• How far have we come? A look at the implementation of the Cape Town Global Action Plan and financing of data and statistics; Addressing emerging challenges and identifying gaps to fully harness the power of data to improve people's lives

    Thematic area 6 is about taking stock of how far we have progressed in implementing the data revolution and the Cape Town Global Action Plan for Sustainable Development Data. The sessions under this thematic area will identify emerging and existing challenges faced by National Statistical Systems that need to be addressed by the global data community. Sessions will focus on the data revolution and gaps in its implementation.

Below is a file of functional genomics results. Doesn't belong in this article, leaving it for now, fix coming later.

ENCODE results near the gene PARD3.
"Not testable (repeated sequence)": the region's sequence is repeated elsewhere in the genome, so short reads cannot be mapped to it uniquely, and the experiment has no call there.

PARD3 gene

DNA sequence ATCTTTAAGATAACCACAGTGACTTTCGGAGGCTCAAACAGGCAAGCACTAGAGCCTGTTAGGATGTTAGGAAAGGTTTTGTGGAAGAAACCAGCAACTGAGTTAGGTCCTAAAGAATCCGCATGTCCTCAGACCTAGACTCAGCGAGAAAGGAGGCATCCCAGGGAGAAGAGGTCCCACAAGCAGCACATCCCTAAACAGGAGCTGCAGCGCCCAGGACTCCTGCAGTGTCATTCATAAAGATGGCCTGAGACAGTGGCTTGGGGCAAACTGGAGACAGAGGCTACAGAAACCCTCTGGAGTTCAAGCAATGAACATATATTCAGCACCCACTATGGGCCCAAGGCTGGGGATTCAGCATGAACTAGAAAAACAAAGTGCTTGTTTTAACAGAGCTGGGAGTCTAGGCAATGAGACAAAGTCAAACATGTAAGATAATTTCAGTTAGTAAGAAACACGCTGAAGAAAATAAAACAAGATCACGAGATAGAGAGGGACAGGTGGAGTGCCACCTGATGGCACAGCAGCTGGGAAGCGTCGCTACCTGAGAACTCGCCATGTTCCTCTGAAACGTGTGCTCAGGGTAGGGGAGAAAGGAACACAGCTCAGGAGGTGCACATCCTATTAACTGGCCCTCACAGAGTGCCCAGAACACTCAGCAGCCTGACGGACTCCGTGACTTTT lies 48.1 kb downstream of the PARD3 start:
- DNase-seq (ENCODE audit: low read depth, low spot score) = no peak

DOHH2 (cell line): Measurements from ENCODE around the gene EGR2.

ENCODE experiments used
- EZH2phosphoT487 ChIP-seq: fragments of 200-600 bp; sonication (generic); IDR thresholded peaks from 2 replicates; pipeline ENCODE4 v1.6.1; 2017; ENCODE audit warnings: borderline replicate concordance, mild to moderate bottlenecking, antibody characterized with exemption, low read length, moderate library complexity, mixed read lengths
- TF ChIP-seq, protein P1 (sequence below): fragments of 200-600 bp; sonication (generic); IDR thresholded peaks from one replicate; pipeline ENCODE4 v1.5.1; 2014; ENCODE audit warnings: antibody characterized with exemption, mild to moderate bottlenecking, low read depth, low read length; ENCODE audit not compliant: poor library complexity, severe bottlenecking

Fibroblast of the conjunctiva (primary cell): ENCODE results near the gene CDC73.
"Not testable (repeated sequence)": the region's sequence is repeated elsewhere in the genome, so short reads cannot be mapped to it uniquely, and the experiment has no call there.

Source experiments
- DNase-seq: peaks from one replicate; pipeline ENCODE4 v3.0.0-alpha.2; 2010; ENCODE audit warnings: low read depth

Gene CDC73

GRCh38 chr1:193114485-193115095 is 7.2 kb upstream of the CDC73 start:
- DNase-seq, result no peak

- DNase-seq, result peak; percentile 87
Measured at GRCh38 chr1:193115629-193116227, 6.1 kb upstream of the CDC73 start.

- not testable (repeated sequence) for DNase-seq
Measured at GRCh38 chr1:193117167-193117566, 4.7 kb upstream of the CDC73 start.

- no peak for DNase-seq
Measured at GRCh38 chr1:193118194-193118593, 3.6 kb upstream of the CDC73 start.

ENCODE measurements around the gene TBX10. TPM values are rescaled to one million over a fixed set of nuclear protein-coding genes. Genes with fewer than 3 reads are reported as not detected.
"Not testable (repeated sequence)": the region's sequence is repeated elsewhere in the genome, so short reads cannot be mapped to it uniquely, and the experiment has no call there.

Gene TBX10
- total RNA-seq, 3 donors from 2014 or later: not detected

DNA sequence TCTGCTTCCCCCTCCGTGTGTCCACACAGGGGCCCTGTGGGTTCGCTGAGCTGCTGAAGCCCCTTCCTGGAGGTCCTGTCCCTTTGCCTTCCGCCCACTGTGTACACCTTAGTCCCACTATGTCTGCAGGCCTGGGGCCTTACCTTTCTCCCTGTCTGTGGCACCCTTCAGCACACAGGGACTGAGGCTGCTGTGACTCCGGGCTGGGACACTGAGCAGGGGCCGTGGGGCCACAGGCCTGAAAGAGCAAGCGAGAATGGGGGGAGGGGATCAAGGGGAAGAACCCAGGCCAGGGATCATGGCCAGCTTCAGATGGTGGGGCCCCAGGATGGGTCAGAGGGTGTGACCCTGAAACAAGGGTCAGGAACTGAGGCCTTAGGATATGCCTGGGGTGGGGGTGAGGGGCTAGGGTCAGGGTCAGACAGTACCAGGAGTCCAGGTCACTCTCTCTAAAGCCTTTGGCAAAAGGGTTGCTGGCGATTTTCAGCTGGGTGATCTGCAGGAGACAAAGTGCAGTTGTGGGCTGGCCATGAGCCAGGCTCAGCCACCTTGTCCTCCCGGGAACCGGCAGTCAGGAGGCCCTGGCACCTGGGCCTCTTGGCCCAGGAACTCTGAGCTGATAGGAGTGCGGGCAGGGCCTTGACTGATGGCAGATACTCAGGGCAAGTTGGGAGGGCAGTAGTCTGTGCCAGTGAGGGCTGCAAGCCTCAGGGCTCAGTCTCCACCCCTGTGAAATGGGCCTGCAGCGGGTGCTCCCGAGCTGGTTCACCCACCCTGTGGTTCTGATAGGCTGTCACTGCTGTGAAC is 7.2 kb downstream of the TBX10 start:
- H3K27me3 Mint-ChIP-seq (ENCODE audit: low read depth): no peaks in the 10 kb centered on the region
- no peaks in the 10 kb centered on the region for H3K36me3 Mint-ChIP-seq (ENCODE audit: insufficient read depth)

Sessions will focus on areas where current data does not fully address the needs or where data is missing. Financing for data and statistics as outlined in the Dubai Declaration is a key component of implementing the Global Action Plan, and sessions will focus on prioritizing resources for data and statistical development and launch new financing initiatives. Sessions will focus on issues such as: prioritizing the needs of developing countries in vulnerable situations; mobilizing strategic investments in the modernisation of National Statistical Systems, and fostering cooperation and coordination across stakeholder groups.